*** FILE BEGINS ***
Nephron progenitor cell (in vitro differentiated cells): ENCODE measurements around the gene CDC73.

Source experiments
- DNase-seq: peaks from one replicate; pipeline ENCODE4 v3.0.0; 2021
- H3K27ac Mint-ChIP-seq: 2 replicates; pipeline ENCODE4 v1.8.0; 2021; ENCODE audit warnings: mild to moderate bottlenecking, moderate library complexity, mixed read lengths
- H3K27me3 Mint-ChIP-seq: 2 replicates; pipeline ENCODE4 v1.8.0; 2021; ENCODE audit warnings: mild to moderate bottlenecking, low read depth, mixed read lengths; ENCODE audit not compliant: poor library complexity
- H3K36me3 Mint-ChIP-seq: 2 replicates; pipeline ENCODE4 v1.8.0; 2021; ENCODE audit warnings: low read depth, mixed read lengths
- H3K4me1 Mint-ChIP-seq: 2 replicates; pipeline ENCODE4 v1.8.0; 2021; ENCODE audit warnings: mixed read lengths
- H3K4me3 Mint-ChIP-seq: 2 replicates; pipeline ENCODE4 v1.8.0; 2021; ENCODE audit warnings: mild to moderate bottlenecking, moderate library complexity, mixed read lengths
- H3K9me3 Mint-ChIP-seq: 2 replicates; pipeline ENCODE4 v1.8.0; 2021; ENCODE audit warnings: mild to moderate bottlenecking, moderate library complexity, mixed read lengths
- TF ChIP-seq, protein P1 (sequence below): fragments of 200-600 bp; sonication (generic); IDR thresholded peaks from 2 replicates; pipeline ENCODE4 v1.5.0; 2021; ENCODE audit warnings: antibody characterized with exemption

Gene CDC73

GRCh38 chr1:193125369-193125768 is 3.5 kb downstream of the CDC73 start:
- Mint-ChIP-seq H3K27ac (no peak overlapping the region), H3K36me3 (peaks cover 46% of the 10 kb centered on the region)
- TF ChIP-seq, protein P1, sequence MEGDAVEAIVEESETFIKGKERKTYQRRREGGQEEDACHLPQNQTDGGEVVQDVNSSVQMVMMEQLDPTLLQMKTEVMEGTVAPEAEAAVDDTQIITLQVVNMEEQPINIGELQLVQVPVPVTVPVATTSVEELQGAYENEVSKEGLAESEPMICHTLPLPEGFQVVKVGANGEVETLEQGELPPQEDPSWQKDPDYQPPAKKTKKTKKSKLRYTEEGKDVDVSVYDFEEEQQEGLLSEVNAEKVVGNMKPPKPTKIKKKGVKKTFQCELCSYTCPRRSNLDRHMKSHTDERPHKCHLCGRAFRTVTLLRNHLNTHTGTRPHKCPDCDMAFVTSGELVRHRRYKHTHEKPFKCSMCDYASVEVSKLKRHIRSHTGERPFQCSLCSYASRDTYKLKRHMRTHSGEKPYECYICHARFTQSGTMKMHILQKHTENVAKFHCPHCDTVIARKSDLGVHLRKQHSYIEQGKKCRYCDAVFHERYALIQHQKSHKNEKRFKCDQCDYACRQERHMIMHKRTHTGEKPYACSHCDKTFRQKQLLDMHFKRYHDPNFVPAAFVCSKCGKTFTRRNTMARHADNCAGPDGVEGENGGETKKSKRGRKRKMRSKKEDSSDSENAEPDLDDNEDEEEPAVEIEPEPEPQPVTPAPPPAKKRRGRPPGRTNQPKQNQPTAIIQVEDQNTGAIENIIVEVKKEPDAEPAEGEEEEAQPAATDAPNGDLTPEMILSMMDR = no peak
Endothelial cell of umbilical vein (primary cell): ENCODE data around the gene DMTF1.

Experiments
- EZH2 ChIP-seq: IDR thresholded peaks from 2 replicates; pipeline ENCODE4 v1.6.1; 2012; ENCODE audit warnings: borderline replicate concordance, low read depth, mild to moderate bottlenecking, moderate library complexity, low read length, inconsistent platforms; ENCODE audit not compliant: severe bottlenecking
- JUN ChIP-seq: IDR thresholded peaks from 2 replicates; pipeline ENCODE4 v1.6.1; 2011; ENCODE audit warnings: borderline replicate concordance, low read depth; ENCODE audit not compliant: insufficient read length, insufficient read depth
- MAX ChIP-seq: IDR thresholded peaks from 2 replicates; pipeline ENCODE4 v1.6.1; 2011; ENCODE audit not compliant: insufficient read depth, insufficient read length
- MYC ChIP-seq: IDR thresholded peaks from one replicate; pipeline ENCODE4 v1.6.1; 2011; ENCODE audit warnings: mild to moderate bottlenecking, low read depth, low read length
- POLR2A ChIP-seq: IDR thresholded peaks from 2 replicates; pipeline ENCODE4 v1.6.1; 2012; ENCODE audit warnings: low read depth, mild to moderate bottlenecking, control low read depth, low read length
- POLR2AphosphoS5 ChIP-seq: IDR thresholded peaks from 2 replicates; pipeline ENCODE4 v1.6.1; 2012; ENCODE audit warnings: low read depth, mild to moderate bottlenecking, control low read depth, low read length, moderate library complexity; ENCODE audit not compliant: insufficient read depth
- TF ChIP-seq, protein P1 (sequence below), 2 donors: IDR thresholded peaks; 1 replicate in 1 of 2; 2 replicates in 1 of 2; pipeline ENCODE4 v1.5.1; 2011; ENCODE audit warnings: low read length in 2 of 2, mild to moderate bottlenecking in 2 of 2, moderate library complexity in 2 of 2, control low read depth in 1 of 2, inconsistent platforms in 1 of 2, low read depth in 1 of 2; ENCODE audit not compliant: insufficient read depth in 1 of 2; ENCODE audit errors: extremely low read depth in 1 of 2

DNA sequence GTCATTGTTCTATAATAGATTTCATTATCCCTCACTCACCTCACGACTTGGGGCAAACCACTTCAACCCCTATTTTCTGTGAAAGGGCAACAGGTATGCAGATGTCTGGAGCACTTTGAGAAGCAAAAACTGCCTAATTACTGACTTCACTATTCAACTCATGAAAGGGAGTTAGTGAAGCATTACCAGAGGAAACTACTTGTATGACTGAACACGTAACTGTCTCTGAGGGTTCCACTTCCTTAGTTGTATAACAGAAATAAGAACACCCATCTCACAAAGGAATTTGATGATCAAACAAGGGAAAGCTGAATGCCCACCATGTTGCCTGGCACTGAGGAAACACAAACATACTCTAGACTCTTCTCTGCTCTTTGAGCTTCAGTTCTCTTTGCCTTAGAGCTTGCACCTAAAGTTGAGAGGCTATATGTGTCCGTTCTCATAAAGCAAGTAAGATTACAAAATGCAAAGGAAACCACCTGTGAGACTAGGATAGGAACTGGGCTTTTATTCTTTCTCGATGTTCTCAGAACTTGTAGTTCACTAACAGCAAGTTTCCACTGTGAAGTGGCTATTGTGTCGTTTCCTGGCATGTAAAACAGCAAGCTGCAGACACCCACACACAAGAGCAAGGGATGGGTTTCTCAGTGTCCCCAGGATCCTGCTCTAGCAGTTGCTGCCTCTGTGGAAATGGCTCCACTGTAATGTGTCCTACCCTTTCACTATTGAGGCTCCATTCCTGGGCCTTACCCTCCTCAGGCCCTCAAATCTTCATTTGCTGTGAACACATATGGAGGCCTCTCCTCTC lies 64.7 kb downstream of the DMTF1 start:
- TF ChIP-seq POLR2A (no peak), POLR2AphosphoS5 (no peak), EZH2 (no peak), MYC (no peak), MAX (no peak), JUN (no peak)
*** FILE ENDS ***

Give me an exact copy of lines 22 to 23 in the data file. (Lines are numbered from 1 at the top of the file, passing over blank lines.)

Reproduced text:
- POLR2AphosphoS5 ChIP-seq: IDR thresholded peaks from 2 replicates; pipeline ENCODE4 v1.6.1; 2012; ENCODE audit warnings: low read depth, mild to moderate bottlenecking, control low read depth, low read length, moderate library complexity; ENCODE audit not compliant: insufficient read depth
- TF ChIP-seq, protein P1 (sequence below), 2 donors: IDR thresholded peaks; 1 replicate in 1 of 2; 2 replicates in 1 of 2; pipeline ENCODE4 v1.5.1; 2011; ENCODE audit warnings: low read length in 2 of 2, mild to moderate bottlenecking in 2 of 2, moderate library complexity in 2 of 2, control low read depth in 1 of 2, inconsistent platforms in 1 of 2, low read depth in 1 of 2; ENCODE audit not compliant: insufficient read depth in 1 of 2; ENCODE audit errors: extremely low read depth in 1 of 2